When Hilma af Klint began creating radically abstract paintings in 1906, they were like little that had been seen before: bold, colorful, and untethered from recognizable references to the physical world. It was years before Vasily Kandinsky, Kazimir Malevich, Piet Mondrian, and others would take similar strides to rid their own artwork of representational content. Yet while many of her better-known contemporaries published manifestos and exhibited widely, af Klint kept her groundbreaking paintings largely secret. She never exhibited them and, convinced the world was not yet ready to understand her work, stipulated that it not be shown for twenty years following her death. Ultimately, her work was not exhibited until 1986, and only over the subsequent three decades have her paintings and works on paper begun to receive serious attention.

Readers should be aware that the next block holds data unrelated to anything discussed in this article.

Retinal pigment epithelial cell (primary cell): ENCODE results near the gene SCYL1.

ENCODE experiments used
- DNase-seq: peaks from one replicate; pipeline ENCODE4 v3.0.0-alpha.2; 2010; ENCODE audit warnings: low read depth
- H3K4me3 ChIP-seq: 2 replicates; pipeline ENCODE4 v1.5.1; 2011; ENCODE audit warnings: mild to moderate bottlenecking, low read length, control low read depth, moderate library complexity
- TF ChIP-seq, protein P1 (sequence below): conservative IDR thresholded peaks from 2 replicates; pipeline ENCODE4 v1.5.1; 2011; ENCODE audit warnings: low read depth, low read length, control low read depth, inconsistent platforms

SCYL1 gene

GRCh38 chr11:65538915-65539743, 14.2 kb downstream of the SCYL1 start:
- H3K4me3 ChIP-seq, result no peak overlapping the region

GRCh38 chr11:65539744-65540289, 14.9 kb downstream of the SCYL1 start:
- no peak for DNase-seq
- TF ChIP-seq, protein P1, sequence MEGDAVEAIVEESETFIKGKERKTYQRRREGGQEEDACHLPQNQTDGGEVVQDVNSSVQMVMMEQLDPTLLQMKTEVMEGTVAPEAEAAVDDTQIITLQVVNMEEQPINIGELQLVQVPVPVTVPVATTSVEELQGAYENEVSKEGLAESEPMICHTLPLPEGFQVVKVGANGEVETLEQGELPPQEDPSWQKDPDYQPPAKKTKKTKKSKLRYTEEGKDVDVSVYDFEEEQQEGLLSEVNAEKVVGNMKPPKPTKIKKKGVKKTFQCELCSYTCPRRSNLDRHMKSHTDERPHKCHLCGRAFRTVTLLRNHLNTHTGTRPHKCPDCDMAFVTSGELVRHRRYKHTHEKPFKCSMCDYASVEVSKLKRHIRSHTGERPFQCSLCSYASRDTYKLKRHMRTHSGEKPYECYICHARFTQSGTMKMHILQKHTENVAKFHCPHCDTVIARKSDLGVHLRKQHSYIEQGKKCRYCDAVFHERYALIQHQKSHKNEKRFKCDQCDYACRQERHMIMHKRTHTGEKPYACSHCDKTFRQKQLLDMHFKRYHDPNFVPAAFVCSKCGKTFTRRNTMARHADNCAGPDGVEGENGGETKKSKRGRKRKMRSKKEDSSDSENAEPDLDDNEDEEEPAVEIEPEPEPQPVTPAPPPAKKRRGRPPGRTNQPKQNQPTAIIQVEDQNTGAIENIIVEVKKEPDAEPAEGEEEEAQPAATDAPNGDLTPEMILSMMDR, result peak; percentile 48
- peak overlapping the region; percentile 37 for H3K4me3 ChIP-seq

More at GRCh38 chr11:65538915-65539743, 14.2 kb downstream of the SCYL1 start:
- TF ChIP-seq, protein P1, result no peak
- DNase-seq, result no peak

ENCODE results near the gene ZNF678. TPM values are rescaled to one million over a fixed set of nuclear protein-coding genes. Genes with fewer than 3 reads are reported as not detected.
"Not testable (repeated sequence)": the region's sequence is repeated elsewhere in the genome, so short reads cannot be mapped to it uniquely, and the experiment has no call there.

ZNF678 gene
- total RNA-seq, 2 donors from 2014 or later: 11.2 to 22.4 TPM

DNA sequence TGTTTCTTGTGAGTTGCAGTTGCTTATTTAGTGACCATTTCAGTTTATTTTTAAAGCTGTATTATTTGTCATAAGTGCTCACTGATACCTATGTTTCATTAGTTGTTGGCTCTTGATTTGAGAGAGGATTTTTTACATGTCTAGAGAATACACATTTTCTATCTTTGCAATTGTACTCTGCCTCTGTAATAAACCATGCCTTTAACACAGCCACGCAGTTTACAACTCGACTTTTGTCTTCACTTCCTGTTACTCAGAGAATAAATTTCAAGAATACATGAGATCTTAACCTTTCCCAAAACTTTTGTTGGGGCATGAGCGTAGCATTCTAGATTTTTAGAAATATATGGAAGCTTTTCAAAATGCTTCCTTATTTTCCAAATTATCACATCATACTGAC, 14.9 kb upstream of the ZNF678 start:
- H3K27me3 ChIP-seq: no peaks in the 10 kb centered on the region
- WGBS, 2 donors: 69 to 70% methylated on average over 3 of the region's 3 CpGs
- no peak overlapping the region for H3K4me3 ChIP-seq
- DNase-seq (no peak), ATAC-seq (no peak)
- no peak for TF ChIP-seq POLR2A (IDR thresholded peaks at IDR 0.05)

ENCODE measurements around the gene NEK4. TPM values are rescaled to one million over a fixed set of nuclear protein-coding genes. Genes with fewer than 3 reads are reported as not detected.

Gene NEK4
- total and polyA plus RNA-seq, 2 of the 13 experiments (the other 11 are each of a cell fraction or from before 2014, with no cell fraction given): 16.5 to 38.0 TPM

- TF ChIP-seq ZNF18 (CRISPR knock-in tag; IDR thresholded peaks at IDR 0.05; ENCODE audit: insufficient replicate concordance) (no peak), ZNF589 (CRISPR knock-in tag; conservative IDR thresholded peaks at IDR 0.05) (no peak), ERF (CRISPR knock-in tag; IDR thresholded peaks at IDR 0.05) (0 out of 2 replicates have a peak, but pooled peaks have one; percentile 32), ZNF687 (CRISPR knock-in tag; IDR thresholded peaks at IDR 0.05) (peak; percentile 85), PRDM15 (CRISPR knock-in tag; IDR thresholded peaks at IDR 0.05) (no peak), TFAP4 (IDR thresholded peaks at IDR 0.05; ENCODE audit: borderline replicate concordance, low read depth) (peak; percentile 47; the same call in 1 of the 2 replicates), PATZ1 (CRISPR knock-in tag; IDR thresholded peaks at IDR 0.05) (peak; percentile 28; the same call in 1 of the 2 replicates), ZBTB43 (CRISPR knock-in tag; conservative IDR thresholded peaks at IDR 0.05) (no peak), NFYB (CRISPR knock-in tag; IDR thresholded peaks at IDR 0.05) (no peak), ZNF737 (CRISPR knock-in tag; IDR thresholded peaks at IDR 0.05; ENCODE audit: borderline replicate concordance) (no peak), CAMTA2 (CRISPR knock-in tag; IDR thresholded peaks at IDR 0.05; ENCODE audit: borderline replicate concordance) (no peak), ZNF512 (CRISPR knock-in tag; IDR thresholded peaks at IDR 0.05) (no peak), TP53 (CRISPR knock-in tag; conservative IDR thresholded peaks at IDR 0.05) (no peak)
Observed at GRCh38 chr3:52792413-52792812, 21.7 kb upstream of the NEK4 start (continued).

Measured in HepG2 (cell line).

Friday, October 12, 2018
Sunday, February 3, 2019